We know that China was essentially shut down for an additional two weeks after its New Year holiday. Even since they’ve officially gone back to work, many factories and offices have remained closed whilst people have worked from home where they can.
The impact is difficult to track, but we can get some sense of the effect by looking at things like the amount of traffic on the roads, or coal consumed by power plants.
Charts one and two show these measures compared to the New Year period in previous years. Both coal consumption and traffic remain well below their usual levels, but they are seeing signs of picking up:
Source: Capital Economics as of 3 March 2020
China is the world’s second biggest economy but accounts for around a third of the world’s growth. Whilst it is difficult to calculate, we may well see zero growth in China in the first quarter of this year. However, there are reasons to think it could rebound later on as it returns to work.
In the rest of the world, we are further behind the curve. The virus has only just taken hold and looks likely to spread further. At the time of writing there are only 40 reported cases in the UK, but over 1,800 in Italy (and more than 50 people have died).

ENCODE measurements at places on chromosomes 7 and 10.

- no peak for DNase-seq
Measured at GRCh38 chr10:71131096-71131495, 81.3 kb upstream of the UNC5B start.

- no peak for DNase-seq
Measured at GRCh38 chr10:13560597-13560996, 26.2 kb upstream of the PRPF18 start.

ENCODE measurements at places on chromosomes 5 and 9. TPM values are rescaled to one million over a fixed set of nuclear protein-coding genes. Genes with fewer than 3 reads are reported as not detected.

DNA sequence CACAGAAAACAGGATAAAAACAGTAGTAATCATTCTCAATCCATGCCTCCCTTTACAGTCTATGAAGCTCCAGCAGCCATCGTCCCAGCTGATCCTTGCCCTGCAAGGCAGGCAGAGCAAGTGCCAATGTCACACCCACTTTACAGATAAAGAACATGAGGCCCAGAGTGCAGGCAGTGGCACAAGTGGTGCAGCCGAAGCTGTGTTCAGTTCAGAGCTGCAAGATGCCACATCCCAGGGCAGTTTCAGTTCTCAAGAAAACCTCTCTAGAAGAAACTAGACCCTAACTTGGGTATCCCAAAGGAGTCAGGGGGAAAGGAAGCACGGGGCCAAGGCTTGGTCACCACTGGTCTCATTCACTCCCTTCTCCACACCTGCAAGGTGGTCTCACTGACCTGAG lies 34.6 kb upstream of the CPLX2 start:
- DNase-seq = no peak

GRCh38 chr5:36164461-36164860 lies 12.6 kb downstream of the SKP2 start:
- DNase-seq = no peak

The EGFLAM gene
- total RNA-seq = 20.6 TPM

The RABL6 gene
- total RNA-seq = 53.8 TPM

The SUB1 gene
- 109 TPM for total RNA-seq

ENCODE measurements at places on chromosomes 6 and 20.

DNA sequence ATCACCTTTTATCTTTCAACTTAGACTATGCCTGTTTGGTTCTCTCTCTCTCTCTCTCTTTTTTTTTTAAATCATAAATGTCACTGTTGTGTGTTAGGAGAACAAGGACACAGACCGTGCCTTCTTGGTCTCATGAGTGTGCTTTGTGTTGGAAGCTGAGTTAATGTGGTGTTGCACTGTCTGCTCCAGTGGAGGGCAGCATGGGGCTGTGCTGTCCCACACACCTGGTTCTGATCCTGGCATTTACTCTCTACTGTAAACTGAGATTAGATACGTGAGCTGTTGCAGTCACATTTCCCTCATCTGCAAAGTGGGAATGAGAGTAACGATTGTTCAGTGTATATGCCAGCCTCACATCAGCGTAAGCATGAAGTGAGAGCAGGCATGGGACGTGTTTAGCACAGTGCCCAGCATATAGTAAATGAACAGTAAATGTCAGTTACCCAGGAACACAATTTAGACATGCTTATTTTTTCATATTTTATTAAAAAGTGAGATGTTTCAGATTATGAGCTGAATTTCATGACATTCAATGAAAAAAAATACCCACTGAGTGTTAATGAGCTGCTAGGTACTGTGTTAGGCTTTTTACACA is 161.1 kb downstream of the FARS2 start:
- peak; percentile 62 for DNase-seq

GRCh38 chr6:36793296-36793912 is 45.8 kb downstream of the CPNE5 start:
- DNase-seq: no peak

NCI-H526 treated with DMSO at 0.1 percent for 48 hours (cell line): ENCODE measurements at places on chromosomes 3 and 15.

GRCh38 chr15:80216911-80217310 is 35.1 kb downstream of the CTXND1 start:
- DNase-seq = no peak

Italy will almost certainly see a recession. South Korea and Japan have been similarly hard hit. Japan will be worrying that the Olympics in June may not be able to go ahead (possibly moved to another country, or even postponed).
Countries which rely on tourism are likely to suffer too, which includes France and Spain. People are delaying or cancelling travel plans, even to relatively unaffected areas, with airlines and travel companies hard hit.
In the UK, we had been expecting growth to accelerate as businesses and consumers begin spending again after some clarity around Brexit. We also think we could see government spending pick up. These factors are significant, and it remains to be seen how and if a negative hit from the virus will impact this.
There are still many unknowns and the outlook will depend on how far the virus spreads globally. The other unknown is how temporary the economic effects will be.